Know when to stop. First of all, stick to the time you agreed on to stop, give a summary of the points that were made, thank the panelists, thank the audience and don’t forget to thank the organizers and the people who let you use their facilities.

Lastly, have fun. If a moderator is enjoying him/herself the audience can feel it and will join in.

PS: There are lots of good articles online about moderating panels, it is worthwhile reading several of them to incorporate all their good ideas!

Share This Post

Free the H-1Bs, Free the Economy – Vivek Wadhwa/August 2009

Friday, November 13th, 2009

I just found this troublesome article [in TechCrunch] by  Vivek Wadhwa, who in other articles frequently points out to us that our immigrants, the ones who come here, get incredible degrees, found companies, develop patents, are now going home, back to their countries to live a life in a community that values them more. I present the article in its entirety because any comment  or excerpt of mine would not do it justice.


This is a guest post [August 2009] by Vivek Wadhwa, an entrepreneur turned academic. He is a Visiting Scholar at UC-Berkeley, Senior Research Associate at Harvard Law School and Executive in Residence at Duke University. Follow him on Twitter at @vwadhwa.


I have a suggestion for our President on how to boost economic growth without spending a penny: Free the H-1B’s.


More than a million doctors, engineers, scientists, researchers, and other skilled workers and their families in the U.S. are stuck in “immigration limbo.” They entered the country legally and have contributed disproportionately to our nation’s competitiveness. They paid our high taxes and have been model citizens. All they want to do is to share the American dream and help us grow our economy.


They could be starting companies, buying houses, building community centers, and splurging like Americans. But because we don’t have enough permanent-resident visas (green cards) for them, they’re stuck in the same old jobs they had maybe a decade ago when they entered this country. They are getting really frustrated and many are returning to their home countries to becomeunwilling competitors. And they are taking our economic recovery with them.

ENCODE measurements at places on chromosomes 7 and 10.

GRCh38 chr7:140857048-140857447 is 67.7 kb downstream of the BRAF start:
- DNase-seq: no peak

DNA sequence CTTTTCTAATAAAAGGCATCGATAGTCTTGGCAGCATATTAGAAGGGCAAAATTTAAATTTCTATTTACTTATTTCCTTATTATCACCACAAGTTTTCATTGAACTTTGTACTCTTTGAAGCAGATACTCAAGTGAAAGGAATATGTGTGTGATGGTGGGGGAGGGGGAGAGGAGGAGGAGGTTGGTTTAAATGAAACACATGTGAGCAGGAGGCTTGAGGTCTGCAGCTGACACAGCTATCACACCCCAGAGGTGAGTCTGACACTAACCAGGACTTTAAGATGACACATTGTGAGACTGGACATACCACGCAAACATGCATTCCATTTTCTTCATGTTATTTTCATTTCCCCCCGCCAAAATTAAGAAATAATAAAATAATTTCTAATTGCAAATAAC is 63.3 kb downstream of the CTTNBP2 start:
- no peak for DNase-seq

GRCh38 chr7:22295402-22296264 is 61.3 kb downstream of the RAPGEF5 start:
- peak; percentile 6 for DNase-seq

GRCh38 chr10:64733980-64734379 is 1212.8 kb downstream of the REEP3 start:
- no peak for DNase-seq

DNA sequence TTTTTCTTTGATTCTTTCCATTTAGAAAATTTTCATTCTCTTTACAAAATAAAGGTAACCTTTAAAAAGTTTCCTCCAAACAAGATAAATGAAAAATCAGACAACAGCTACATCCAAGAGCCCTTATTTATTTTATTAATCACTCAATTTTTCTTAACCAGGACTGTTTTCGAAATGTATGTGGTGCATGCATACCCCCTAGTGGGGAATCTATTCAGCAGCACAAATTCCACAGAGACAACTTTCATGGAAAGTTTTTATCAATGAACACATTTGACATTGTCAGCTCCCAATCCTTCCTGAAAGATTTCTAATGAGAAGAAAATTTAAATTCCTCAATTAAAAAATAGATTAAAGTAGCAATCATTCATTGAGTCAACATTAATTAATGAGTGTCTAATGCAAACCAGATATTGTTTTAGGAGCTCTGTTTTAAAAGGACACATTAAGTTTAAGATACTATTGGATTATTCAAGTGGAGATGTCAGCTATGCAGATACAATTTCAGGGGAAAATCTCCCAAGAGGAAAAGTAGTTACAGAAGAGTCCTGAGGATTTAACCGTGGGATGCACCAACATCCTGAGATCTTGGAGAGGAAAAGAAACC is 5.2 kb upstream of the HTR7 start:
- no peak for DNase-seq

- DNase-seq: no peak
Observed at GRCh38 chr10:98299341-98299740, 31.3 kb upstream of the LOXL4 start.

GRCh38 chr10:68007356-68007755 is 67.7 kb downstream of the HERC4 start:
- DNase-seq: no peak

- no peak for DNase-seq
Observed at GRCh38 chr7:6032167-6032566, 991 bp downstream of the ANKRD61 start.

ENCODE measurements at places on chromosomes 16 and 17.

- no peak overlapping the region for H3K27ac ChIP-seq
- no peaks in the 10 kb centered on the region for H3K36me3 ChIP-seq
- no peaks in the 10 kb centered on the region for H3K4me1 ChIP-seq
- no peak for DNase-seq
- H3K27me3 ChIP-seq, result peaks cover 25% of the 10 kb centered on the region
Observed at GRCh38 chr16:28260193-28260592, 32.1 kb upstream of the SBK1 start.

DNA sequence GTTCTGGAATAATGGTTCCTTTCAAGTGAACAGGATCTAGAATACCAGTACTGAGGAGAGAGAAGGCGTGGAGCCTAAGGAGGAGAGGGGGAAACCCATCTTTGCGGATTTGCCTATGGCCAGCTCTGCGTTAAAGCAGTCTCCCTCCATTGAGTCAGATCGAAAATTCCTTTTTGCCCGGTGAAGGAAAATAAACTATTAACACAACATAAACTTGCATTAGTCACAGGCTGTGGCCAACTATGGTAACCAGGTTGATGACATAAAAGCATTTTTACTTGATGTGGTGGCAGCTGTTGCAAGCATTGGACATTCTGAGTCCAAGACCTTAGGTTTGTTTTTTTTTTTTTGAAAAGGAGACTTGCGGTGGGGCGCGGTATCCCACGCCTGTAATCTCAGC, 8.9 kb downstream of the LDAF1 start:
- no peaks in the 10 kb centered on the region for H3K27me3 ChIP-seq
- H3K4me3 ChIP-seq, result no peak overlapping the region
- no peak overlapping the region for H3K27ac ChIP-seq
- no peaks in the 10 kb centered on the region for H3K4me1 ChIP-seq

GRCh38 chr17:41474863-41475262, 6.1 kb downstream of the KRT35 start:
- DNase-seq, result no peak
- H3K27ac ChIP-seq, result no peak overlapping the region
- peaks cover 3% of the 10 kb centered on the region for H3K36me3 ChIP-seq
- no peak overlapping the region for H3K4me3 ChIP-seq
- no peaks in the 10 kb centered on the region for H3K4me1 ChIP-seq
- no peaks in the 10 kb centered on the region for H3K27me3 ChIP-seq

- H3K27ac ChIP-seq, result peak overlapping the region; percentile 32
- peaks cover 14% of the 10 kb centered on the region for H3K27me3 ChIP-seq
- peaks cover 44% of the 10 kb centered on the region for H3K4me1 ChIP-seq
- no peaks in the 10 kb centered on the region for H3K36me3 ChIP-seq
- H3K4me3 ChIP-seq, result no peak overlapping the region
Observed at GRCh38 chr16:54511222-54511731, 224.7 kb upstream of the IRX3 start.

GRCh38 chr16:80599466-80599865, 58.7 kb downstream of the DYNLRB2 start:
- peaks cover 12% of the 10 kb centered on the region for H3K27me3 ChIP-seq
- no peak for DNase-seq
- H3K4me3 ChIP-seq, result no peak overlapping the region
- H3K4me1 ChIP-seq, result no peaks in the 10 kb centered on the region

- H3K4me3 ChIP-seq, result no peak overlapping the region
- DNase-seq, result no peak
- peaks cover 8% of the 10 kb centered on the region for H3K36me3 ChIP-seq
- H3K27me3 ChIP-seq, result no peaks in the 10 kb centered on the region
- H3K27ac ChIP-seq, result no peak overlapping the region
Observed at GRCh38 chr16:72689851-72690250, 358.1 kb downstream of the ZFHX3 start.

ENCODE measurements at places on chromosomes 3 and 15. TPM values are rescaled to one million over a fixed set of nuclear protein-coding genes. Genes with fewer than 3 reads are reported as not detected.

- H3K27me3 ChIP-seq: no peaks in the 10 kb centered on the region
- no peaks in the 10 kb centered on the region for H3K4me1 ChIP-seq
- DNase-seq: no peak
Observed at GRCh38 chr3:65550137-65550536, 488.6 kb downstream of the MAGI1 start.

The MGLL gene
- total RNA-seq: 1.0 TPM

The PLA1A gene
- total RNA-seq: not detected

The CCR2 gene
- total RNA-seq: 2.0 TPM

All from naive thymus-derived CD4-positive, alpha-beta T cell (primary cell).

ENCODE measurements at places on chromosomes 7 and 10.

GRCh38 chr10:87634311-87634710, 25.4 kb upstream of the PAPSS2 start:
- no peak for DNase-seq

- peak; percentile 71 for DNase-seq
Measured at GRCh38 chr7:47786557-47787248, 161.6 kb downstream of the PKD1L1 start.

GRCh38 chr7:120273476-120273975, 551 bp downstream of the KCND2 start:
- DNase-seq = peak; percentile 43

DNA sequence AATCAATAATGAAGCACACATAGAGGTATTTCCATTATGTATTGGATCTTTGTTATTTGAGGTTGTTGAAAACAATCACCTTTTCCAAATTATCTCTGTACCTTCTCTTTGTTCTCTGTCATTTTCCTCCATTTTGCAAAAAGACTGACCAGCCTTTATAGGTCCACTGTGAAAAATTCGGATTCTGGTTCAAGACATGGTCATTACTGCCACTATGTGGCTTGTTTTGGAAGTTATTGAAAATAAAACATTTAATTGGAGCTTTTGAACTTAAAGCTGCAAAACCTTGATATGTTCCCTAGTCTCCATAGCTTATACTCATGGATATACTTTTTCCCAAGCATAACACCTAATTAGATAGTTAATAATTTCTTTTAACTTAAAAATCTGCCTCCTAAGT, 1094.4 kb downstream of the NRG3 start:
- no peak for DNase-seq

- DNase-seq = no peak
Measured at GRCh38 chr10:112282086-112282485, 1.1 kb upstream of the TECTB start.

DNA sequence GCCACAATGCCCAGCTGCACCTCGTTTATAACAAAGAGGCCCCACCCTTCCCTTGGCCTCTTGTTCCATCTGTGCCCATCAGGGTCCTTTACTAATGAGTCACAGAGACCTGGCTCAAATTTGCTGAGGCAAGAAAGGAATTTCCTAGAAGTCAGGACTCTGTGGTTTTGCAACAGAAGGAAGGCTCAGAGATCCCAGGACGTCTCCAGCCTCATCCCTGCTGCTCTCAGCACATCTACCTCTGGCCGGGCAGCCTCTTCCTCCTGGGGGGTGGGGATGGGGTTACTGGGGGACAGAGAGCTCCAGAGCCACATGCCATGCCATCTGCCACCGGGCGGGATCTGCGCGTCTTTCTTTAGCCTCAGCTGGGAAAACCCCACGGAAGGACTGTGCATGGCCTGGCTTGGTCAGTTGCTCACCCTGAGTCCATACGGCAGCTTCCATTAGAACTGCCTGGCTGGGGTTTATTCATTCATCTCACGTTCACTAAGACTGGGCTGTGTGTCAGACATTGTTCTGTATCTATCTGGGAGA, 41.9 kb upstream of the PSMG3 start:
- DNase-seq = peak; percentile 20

Xenophobes will claim that immigrants take jobs away and blame them for everything that is wrong in their lives and in America. But as TechCrunch wrote last week, skilled immigrants create more jobs than they take away. That is a fact. My research team documented that one quarter of all technology and engineering startups nationwide from 1995 to 2005 were started by immigrants. In Boston, it was 31%, in New York, 44%, and in Silicon Valley an astonishing 52%. In 2005, these immigrant founded companies employed 450,000 workers. Add it up. That’s far more than all the tech workers we gave green cards to in that period.


It’s not only jobs that they’ve created. In 2006, more than 25% of U.S. global patents had authors who were born abroad – and this doesn’t even count people like me, who came here, became citizens, and then filed multiple patents. Of Qualcomm’s global patents, 72% had foreign-born authors, as did 65% of Merck’s, 64% of GE’s, and 60% of Cisco’s. I’m not talking about silly patents filed with the U.S. Patent Office here, I’m talking about WIPO PCT  applications – the patents that help our companies compete globally.